In his attempts to limit the French fishery to the terms of the treaty, Palliser was motivated by concern for the migratory fishermen from England who came out each year, and not for the inhabitants of Newfoundland. A naval governor, he naturally viewed the Newfoundland fishery primarily as a great “nursery” to train seamen for the British merchant marine and navy. If Newfoundland developed into a settled colony, then ships and men employed in the fishery would not return annually to Britain, the provisions and fishing gear would be only partly British, and income from fish sold abroad would not flow back to Britain. To support the annual ship fishers further, Palliser sought to limit the inhabitants’ property rights in fishing places and attempted to enforce the regulations of the act of 1698. He tried continually to convert unoccupied land or land to which residents did not have clear title into ships’ fishing rooms. In the fall of 1766, for example, he charged that many “idle people” had built houses and planted gardens on ships’ rooms in St John’s harbour. They were warned to withdraw before the next season, when everything would be cleared away to “accommodate the Ship Fishers, who must never be disappointed for want of room.” Palliser also tried to enforce the clauses in the act of 1698 which required owners of fishing ships to return all their seamen to the British Isles at the end of the season. He repeatedly reprimanded Andrew Pinson*, a West Country merchant who landed his men in St John’s at the end of the season without money to pay their passages home, supplying them with liquor and other goods in lieu of wages. In 1767 Palliser issued a detailed proclamation designed to rid Newfoundland of the thousands of poor fishermen left behind for the winter; masters were to ensure that their men could return home by not advancing more than half their wages during the season. Palliser was not completely successful in enforcing this measure, but during his governorship the number of persons remaining in Newfoundland over the winter decreased. His aims for the Newfoundland fishery were reflected in the Act for the Encouragement of the Ship Fishery passed by parliament in 1775. It was known as Palliser’s Act because, as the Newfoundland historian Daniel Woodley Prowse* states, “Sir Hugh’s hand can be traced in every line.” The act gave bounties for fishing ships going to the Grand Banks, recapitulated the regulations of 1698, and incorporated the essence of Palliser’s order of 1767.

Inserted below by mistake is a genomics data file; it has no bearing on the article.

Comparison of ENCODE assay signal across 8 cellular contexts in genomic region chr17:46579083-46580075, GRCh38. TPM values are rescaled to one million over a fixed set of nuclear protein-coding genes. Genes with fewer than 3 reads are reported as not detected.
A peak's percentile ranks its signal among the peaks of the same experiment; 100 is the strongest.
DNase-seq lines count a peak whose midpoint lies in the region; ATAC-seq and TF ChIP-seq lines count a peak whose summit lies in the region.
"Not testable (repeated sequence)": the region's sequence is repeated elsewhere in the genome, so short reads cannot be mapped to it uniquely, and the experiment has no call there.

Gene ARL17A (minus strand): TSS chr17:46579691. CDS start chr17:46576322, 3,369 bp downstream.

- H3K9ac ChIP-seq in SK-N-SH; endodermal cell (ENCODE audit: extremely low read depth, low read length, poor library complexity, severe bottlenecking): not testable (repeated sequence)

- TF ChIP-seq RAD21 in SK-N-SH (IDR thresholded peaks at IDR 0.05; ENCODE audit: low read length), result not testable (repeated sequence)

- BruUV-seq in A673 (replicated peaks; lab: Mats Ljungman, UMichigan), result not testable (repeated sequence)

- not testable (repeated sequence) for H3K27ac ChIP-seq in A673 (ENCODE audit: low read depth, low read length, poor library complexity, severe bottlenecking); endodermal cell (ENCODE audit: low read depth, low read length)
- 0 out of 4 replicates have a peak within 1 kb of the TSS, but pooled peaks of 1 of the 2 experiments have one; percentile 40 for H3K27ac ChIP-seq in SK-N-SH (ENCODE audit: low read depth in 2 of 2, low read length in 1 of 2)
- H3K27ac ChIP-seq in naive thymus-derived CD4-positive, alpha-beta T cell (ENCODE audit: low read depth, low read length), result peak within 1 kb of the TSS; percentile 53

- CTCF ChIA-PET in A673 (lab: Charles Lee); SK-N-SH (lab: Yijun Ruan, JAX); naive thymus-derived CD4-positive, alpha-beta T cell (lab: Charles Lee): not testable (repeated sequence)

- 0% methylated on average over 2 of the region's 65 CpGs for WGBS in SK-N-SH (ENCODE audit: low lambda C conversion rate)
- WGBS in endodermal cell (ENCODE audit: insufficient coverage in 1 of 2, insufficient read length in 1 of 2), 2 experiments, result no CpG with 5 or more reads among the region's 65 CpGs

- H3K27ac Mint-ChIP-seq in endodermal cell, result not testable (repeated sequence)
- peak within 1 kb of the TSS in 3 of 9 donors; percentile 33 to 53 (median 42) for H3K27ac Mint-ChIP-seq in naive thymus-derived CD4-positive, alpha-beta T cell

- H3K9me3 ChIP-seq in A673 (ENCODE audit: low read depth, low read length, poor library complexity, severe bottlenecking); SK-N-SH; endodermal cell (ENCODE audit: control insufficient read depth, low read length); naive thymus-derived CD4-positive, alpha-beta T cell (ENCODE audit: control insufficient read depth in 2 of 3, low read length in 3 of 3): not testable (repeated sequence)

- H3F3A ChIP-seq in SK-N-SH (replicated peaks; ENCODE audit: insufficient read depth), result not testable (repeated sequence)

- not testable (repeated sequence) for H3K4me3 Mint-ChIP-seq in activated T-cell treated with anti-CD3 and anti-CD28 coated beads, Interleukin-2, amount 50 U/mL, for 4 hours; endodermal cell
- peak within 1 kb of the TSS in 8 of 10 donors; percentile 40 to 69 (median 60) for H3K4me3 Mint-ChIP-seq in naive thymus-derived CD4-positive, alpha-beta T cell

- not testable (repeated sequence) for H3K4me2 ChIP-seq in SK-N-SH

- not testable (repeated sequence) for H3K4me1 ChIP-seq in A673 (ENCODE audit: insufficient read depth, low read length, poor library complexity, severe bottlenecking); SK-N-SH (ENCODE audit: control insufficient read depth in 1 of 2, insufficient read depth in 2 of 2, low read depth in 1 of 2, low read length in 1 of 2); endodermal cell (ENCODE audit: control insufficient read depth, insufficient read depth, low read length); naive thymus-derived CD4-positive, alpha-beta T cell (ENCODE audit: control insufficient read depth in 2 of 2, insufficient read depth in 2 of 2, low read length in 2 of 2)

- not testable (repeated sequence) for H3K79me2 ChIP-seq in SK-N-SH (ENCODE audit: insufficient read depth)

One of Palliser’s cherished projects was the establishment of a British ship fishery on the Labrador coast. He hoped that the fishery might flourish there as had originally been intended in Newfoundland, since the area had few settlers and it would be necessary only to establish friendly relations with the native population and exclude interlopers from the colonies and elsewhere. On his voyage to Newfoundland in 1765 Palliser was accompanied by four Moravian missionaries, including both Christian Larsen Drachart and Jens Haven, who were to travel to Labrador as interpreters with instructions to stop the Inuit from trading with the French and from clashing with British fishermen. When the governor himself arrived at Chateau Bay in August, the missionaries had assembled over 500 Inuit to meet with him; friendly relations were established and a profitable trade in furs was carried on. He also made examples of persons found trading illicitly. In 1765 one of his officers raided the post of the Quebec merchants Daniel Bayne* and William Brymer at Cape Charles and found French goods. Palliser ordered the post closed and Bayne and Brymer’s agent expelled from the coast. He then issued a proclamation banning inhabitants of Newfoundland and the mainland colonies from frequenting the coast. For years afterwards, however, he was harassed by law suits the irate merchants initiated to recover their damages, until he settled out of court in 1770. In the summer of 1766 a timber blockhouse was erected at Chateau Bay to protect the property of British ship fishers from Inuit and colonial crews. Palliser himself spent a good part of the summer of 1767 at Chateau Bay cultivating good relations with the Inuit and encouraging the ship fishers by giving them greater security of tenure in new posts. His efforts were marked with success; whereas no British fishing ships had been on the Labrador coast in the 1764 season, 23 fished there in the 1768 season.